- Rooms I and II - The First Empire
- Room III - The Second Empire
- Room IV - The King of Rome
- Room V - The Roman Republic
- Room VI - Pauline Bonaparte
- Room VII - The Kingdom of Naples
- Room VIII - Myth and Satire
- Room IX - Zenaide and Carlotta
- Room X - Luciano Bonaparte
- Room XI - Carlo Luciano and Zenaide Bonaparte
- Room XII - Giuseppe Primoli and Matilde Bonaparte
Room VI - Pauline Bonaparte
After an early education at the Academy of Gand, Abeele, took himself in Paris in 1818, staying there until 1823, and to the workshop of J.A.Gros, where he was introduced by J.L.David, an exile in Brussels. In this period he preferred subjects with historical, mythological or religious content. At the end of 1823 he went to Rome to perfect his understanding, having spent time with Belgian artists such as F. Vervloet and M. Verstappen, who pushed him towards more popular themes. He was particularly influenced by di F.M.Granet’s pictures of interiors, especially religious architecture. His scenes of daily life, which show precise study of costumes and hairstyles, clearly reference Léopold Robert and Pinelli, inexhaustible sources of subjects. In Rome, where he stayed until 1830, he spent time among the French community, and became the drawing teacher of Luigi Napoleon Bonaparte, and a guest of his mother, Hortense, at the Villa Paolina from 1824 to 1830. After 1830 Abeele moved to Florence, still as a member of the Bonaparte entourage: he assiduously visited the Palazzo Serristori to which Charlotte Bonaparte, now a widow, had moved. In the albums of the latter are conserved numerous watercolours of interiors by the artist, both of Florence and Rome, where he stayed for some months in 1836, before definitively leaving Italy.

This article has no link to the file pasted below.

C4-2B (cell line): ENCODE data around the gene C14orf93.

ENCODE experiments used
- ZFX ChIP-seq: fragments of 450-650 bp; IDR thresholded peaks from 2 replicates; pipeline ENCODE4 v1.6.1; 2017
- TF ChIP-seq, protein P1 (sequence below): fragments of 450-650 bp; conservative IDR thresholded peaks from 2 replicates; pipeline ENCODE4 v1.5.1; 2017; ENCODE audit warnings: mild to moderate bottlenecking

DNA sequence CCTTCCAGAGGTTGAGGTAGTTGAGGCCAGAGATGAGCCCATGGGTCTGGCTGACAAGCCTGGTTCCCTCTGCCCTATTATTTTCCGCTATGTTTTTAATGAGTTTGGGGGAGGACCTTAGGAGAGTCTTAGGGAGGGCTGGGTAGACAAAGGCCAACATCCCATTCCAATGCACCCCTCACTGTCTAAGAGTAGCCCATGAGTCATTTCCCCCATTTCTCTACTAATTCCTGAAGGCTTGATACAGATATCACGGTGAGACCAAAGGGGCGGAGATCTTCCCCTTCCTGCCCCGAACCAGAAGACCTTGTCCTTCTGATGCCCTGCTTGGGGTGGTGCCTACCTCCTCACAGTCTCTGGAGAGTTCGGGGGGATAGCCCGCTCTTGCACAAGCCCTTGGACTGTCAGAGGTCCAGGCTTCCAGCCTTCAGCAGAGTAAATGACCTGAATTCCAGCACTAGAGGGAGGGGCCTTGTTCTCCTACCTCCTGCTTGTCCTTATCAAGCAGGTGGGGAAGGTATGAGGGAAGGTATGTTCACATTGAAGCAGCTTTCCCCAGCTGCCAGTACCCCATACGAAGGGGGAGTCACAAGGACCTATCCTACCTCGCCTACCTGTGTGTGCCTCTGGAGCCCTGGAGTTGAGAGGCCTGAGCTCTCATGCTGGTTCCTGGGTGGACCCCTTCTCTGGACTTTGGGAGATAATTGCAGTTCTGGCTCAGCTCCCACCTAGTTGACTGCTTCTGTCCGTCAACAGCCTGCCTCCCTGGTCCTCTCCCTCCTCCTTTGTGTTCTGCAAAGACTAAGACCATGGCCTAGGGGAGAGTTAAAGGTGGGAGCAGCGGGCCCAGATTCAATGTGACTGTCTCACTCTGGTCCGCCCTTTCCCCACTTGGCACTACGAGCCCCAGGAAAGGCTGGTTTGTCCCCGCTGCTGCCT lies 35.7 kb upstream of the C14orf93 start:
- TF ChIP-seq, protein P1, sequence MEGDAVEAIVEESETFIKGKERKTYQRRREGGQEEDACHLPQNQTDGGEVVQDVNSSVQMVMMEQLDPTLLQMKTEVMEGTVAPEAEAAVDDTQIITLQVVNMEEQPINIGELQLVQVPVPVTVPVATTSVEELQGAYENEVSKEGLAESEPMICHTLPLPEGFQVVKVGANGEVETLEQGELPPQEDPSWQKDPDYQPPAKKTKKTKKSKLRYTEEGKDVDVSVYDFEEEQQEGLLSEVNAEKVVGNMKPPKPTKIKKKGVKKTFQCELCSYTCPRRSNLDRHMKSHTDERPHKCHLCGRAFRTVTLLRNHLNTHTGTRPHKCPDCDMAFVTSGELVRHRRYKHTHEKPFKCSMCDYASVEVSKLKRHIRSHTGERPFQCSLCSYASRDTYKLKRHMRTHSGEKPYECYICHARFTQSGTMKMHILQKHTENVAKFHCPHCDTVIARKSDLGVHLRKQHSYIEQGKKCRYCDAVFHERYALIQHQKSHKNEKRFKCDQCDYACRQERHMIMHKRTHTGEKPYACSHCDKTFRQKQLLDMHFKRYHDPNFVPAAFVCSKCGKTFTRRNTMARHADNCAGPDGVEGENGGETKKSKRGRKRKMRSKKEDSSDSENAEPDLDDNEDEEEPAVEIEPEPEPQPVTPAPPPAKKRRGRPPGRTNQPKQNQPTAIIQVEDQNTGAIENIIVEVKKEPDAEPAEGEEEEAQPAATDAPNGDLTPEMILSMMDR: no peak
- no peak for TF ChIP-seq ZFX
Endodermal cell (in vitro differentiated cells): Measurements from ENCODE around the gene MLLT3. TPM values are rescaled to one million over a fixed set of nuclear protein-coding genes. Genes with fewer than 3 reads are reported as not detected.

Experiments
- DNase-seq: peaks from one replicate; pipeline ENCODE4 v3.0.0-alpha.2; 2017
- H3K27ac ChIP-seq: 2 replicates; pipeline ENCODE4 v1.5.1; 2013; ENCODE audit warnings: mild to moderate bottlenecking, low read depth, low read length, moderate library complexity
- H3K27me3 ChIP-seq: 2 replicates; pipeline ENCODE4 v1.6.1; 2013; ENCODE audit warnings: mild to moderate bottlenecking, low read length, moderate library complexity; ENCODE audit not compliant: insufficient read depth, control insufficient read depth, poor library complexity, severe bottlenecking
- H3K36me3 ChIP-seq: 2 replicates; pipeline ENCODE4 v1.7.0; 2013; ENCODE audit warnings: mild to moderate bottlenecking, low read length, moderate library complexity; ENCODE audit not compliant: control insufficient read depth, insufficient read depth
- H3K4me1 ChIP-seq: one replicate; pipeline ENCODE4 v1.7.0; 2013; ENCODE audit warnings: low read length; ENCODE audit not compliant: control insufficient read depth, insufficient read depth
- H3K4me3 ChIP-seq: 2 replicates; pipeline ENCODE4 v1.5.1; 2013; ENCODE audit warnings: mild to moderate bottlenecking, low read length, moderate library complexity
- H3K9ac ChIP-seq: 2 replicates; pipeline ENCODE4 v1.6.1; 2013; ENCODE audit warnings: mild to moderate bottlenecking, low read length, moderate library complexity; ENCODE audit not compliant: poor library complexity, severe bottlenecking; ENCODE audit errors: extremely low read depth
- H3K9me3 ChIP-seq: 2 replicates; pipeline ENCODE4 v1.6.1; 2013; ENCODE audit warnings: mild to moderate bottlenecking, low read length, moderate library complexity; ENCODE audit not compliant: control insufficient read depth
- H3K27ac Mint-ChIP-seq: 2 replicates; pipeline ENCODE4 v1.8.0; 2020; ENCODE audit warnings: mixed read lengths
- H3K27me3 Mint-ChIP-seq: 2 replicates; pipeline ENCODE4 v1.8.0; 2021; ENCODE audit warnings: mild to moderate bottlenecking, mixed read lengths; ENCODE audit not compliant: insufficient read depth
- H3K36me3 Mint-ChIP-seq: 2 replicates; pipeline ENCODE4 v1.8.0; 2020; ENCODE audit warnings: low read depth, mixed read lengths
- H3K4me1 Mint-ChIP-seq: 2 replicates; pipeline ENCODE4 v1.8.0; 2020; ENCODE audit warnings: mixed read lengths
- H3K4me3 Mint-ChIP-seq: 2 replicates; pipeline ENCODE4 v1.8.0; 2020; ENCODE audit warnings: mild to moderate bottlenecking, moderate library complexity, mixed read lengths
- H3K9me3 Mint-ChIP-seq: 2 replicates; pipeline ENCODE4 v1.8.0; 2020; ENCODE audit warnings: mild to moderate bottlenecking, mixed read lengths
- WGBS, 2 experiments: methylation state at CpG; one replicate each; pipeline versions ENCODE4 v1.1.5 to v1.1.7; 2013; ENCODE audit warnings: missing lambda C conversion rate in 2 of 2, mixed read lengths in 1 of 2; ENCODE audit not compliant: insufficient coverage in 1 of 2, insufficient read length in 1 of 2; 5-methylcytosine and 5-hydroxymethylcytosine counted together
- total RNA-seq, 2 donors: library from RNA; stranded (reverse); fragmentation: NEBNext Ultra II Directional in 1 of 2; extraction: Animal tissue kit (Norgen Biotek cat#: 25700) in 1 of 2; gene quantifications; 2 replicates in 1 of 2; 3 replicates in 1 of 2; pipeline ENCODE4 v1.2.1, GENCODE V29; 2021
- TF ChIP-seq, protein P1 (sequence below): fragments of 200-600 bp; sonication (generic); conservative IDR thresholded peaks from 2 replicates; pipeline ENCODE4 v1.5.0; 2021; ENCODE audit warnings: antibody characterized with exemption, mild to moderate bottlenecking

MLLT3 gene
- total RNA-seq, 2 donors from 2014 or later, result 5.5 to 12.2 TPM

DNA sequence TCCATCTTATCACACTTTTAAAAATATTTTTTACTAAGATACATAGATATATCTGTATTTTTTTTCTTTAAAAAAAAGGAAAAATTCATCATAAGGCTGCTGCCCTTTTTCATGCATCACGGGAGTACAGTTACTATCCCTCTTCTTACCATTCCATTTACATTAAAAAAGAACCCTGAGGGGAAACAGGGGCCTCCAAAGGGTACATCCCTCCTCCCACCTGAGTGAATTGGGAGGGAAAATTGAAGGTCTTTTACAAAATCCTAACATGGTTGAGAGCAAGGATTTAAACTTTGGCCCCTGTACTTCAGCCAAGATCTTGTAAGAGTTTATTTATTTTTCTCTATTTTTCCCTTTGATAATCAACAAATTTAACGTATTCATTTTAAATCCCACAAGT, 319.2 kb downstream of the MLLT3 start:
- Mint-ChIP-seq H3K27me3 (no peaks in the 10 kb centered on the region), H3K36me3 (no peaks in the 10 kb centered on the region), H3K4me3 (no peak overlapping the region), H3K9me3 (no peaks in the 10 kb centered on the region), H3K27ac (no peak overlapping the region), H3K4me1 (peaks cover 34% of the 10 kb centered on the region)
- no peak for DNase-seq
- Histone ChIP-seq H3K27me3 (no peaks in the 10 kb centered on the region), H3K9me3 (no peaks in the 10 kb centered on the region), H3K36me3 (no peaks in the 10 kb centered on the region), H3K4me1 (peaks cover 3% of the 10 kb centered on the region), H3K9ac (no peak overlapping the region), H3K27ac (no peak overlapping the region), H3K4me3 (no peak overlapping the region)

The watercolour, which certainly came from one of Charlotte’s albums, is not signed, but can be ascribed with certainty to Abeele, on the basis the tiny, nervous strokes, the fine figures, and the sensibility of colour. The room, whose walls and vaulted ceiling are decorated in a neoclassical style, is furnished with simple furniture: “a heavy imperial divan with d’Aubusson tapestry, several light Chiavari seats, a long divan on which are placed a series of cushioned embroidered in cross-stitch”.
The artist depicts the details minutely, concentrating particularly on the tapestry: the rapidity of the strokes does not prevent us from recognising the motif on the first cushion, placed against the back of the divan to the right: the giraffe given to Carlo X by the Pasha of Egypt, not long before 1830. Not only Zenaide, the owner of the Villa Paolina from 1827, depicted sitting among her children Giuseppe, Giulia, Charlotte and Maria can be identified, but also her sister Charlotte at the window with Leonia and Luigi Luciano next to her, and, in the cradle, her last born, Augusta. Zenaide is known to have received Giacomo Leopardi in the Villa during the last months of his second visit to Rome.